Instead, Maryland considered several faulty predator-protection responses. They attempted to reduce Delegate Wilson’s legislation to band-aids on a bullet wound, weak remedies for horrific harms to children.
The first band-aid was a proposal for limits, or caps on damages. This is especially offensive given that victims of abuse suffer in perpetuity. There are no caps on economic damages in Maryland, and only one statutory cap of $830,000 non-economic damages in personal injury and wrongful death claims. Under Article 19 of the Maryland Declaration of Rights, a plaintiff has the right to a remedy for “any injury done to person or property.” The Maryland courts have generally held that a statutory provision will be upheld so long as it provides a “reasonable” remedy for the plaintiff. Additionally, the court has held that remedies that have the effect of restricting the rights of persons injured as children to recover after they reach the age of majority are unconstitutional under Article 19 of the Maryland Constitution. Piselli v. 75th St. Med., P.A. Given the life-long injuries a child experiences from sexual abuse, any cap would be utterly unreasonable and unjust.
The second band-aid was the suggestion that Maryland adopt a different standard of care for sexual abuse—gross negligence, giving the injured party another blow, a more challenging standard. Here’s how I tried to explain it to unknowing citizens; if your child is injured because the pediatrician prescribed the wrong medication, you would only need to prove that the doctor acted unreasonably. However, if that same pediatrician sodomized your child, you would be held to a much higher, more difficult standard; you would have to prove that the doctor acted with intent to injure or with utter indifference. Is that reasonable? Naturally, most Marylanders I spoke with were outraged by that proposition.
The final band-aid was limiting liability only to predators, not the institutions that negligently conceal them. We see this ridiculous suggestion in other jurisdictions; thankfully most are not buying it! We do not offer a blanket excuse for negligence by institutions for other civil claims; why would we do so for the sexual abuse of children?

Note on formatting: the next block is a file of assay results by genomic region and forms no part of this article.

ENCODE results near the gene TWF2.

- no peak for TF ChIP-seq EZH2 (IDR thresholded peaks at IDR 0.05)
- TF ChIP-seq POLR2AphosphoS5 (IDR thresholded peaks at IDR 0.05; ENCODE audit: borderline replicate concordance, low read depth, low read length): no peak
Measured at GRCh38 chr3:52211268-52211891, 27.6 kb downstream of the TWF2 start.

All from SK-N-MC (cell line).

All of these arguments had one aim—protect predators and the institutions that conceal them, thereby allowing this epidemic to linger and spread.
Maryland lawmakers passed many “essential” bills during the rush, well over 500 bills were passed in the last five days. Nonetheless, when it came to justice for victims and child protection, the Senate leaders yielded under pressure from lobbyists and threats of febrile filibusters. So in the end it didn’t matter, the attempts to chisel away at justice were entirely unnecessary; house bill 974 was left without legislative oxygen, to die in the Senate. The Maryland General Assembly adjourned sine die; however, lawmakers plan to return in late May for a special session. Let’s hope they follow the national legislative trend and shine the full cleansing light of truth on this problem because a cheap mask of thin permeable law will not protect children or notions of justice from this other ongoing epidemic.